For me, a long-time admissions person (and now-and-then director of grad studies) in mathematics, in a large state school in the U.S.: I do not care very much about GPA. Reason: there are too many reasons, unrelated to mathematics, why someone might get good or bad grades. Even "chronic good grades" can be a somewhat negative indicator, potentially, if it means that the student is obedient and conformist above all else.
Undergrad programs (not so much "universities", and not so much "higher-ranked") with richer programs obviously tend to have more resources to offer students. Having inaccessible big shots does not guarantee a rich program, for example. Nor does everyone take advantage of the potential in their environment. And so on.
And, specifically, "identical in every other regard" would have to mean identical letters from the same faculty members. Well, this never happens, for many reasons, especially to students in different universities.
So, although I understand the intent of the apparent premise, on one hand if I play along with it then the answer is something like "they're still essentially identical", but/and, more realistically, this does not happen. That is, the premise is essentially never met in practice.
To amplify: being in different universities usually means that one has access to different faculty, and has different people in one's cohort. In my appraisal of grad school applicants, this distinction is the origin of my comparisons of applicants... which is manifest specifically in letters of recommendation (and applicants' statements of purpose, which reflect the students' perceptions of their experiences).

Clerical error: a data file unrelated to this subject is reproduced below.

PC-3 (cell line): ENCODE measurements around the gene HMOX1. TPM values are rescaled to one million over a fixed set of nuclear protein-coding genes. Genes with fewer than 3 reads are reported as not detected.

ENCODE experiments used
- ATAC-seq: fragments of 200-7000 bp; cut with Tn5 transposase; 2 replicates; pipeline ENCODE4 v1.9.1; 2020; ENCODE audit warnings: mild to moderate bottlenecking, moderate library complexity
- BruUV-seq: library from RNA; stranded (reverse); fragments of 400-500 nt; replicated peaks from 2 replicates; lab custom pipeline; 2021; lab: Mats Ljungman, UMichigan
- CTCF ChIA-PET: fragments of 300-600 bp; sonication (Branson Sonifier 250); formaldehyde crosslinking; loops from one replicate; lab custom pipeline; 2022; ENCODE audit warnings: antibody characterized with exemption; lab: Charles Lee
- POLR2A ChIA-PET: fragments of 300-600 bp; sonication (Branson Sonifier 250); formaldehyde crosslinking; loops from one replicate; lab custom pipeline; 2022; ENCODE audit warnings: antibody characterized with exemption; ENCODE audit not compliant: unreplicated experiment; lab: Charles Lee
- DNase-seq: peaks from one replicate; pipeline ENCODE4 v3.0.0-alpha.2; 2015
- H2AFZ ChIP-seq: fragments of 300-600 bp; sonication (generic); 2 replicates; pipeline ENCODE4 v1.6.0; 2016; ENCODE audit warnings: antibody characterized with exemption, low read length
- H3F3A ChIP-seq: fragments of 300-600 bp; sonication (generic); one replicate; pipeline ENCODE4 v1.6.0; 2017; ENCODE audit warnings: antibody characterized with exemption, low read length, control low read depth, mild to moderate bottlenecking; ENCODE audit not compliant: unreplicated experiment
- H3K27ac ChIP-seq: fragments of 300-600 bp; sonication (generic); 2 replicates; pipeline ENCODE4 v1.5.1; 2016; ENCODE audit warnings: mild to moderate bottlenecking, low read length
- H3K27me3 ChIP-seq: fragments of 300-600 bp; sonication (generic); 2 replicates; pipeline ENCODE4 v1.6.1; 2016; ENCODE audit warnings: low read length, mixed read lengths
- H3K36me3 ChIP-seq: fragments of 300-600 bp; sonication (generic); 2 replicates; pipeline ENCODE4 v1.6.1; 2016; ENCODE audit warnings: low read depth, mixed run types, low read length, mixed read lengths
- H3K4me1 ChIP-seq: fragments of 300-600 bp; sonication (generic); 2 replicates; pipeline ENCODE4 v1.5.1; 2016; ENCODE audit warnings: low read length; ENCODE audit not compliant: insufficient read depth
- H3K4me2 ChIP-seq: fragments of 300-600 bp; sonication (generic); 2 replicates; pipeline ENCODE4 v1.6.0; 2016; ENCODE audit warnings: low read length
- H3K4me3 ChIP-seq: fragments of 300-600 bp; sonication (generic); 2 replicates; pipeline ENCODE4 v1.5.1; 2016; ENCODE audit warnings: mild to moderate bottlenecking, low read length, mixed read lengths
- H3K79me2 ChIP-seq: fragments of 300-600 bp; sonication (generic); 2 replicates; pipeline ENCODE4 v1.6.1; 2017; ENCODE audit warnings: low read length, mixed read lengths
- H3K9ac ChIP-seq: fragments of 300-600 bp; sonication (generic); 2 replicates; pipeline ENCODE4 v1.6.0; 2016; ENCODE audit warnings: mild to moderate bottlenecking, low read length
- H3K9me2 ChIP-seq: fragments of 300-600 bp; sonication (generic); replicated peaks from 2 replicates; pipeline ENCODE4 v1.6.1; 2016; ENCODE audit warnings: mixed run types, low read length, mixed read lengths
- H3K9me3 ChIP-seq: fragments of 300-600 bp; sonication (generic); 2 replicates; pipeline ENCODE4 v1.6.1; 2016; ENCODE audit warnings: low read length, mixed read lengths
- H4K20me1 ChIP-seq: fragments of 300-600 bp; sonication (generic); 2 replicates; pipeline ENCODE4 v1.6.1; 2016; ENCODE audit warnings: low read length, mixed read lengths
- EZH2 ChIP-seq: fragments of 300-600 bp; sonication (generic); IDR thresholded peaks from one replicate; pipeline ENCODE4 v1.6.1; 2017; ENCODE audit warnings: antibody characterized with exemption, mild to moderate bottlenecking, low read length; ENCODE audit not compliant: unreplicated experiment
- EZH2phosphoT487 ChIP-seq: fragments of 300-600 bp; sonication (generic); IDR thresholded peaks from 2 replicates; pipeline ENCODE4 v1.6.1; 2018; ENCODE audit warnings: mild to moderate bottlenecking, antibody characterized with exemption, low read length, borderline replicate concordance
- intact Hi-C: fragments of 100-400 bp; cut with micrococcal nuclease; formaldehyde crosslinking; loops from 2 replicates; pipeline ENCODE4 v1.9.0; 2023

EDIT: Also, now that I review things, the notion of "easier curriculum" is quite a bit of a phantom, too. It can only sensibly refer to "minimum requirements", which are rarely an attractive profile to have, in the best of cases. It's not that mathematics (e.g.) itself is easier in some locales than others. Students can avoid engagement or not, especially with the internet, in nearly any physical location. The question of the local minimal requirements is hardly relevant to anything (apart from the unfortunately common misinterpretation of "minimum" as "desirable"...)
One can be passive and disinterested at an elite place, or proactive and engaged at a less-elite place... and in both cases it's still impossible to predict "GPA" since the latter is badly correlated with actual mathematical activity, etc.